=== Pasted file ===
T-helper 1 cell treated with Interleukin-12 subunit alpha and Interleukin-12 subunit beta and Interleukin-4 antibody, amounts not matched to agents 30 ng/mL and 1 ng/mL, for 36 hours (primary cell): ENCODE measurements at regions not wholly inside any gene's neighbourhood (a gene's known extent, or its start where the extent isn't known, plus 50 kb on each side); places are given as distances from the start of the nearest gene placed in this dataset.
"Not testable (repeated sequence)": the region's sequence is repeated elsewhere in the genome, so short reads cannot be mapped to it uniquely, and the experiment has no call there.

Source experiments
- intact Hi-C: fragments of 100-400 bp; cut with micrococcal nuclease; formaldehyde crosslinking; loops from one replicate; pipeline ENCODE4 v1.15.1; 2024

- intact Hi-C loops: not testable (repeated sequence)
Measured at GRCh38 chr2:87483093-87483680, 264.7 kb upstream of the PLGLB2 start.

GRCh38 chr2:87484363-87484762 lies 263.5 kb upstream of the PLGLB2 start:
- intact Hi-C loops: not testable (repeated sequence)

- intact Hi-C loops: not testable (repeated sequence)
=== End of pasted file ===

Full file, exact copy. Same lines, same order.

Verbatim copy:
T-helper 1 cell treated with Interleukin-12 subunit alpha and Interleukin-12 subunit beta and Interleukin-4 antibody, amounts not matched to agents 30 ng/mL and 1 ng/mL, for 36 hours (primary cell): ENCODE measurements at regions not wholly inside any gene's neighbourhood (a gene's known extent, or its start where the extent isn't known, plus 50 kb on each side); places are given as distances from the start of the nearest gene placed in this dataset.
"Not testable (repeated sequence)": the region's sequence is repeated elsewhere in the genome, so short reads cannot be mapped to it uniquely, and the experiment has no call there.

Source experiments
- intact Hi-C: fragments of 100-400 bp; cut with micrococcal nuclease; formaldehyde crosslinking; loops from one replicate; pipeline ENCODE4 v1.15.1; 2024

- intact Hi-C loops: not testable (repeated sequence)
Measured at GRCh38 chr2:87483093-87483680, 264.7 kb upstream of the PLGLB2 start.

GRCh38 chr2:87484363-87484762 lies 263.5 kb upstream of the PLGLB2 start:
- intact Hi-C loops: not testable (repeated sequence)

- intact Hi-C loops: not testable (repeated sequence)